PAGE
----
Industry news

| December 12, 2008

Proponents of the Mexico plan say it’s needed to reduce inefficiencies at the border, such as this crossing at Laredo.

U.S. Transportation Secretary Mary Peters announced Feb. 22 that a pilot program allowing Mexican trucks into the United States and U.S. trucks into Mexico – as both nations pledged to do 13 years ago in the North American Free Trade Agreement – could start in early May, after safety audits are done and insurance is verified.

do 13 years ago in the North American Free Trade Agreement – could start in early May, after safety audits are done and insurance is verified.

The plan would allow 100 Mexican carriers and 100 U.S. carriers to do business beyond the border commercial zone. “Under our safety inspection plan, each and every truck in the demonstration program will be checked, and any unsafe vehicle or unfit driver will be taken off the road,” Peters said.

Public Citizen sued FMCSA March 13 on behalf of Advocates for Highway and Auto Safety to compel the agency to release information about the program.

AHAS says it filed a Freedom of Information Act request with FMCSA in October for information about the approval process for Mexico-domiciled motor carriers that would be permitted to operate beyond the Mexico-U.S. border zone. No details about the methodology for evaluating the project or its criteria have been revealed, yet public safety is at stake, Public Citizen said.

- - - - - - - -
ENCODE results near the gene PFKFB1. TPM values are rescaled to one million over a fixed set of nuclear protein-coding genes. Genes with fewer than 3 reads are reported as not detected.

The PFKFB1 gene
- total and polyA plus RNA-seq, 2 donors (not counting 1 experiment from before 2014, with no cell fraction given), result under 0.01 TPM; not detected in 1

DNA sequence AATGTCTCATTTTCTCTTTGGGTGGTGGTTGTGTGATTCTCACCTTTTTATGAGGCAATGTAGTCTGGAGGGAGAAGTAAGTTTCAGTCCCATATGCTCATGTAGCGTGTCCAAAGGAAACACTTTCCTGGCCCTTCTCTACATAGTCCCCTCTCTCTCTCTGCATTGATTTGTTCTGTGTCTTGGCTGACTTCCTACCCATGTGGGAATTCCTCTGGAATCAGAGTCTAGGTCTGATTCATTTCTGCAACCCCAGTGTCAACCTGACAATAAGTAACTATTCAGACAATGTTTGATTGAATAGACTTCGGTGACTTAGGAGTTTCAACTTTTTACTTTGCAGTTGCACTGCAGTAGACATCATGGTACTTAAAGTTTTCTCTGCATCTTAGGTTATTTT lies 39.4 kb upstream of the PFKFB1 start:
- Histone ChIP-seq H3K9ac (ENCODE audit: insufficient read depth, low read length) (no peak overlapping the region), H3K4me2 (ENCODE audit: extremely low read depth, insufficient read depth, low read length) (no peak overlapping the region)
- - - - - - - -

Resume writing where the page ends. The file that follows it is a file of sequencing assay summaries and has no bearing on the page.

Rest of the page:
Public Citizen, AHAS and the Teamsters union also say the initiative violates the 2001 law that the border should be closed to Mexican trucks until certain safety measures are in place. Prominent Democrats on Capitol Hill echoed those concerns and asked the DOT inspector general to audit the pilot program and determine whether it complies with the 22 conditions set by Congress.

A 2005 inspector general’s report found that many of those conditions had not been met, but DOT officials say the follow-up report will show they have been.

The Owner-Operator Independent Drivers Association has long opposed the move. “We feel DOT is overstepping its bounds with this pilot project,” said OOIDA spokesman Todd Spencer.

The American Trucking Associations, the U.S. Chamber of Commerce and the National Foreign Trade Council applauded the program. ATA President Bill Graves did, however, meet with Manuel Rodriguez, Mexico’s undersecretary for transportation, to express concerns about the program.

The trucker who won half of the largest lottery in U.S. history has said he plans to go fishing.

Eddie Eugene Nabors, 52, said he had bought the boat four days before the drawing and now would take it “everywhere” after claiming his half of the March 7 record-breaking $390 million Mega Millions jackpot. Nabors drives for the Georgia-based flooring supplier Mohawk Industries, according to the Georgia Lottery Corp.

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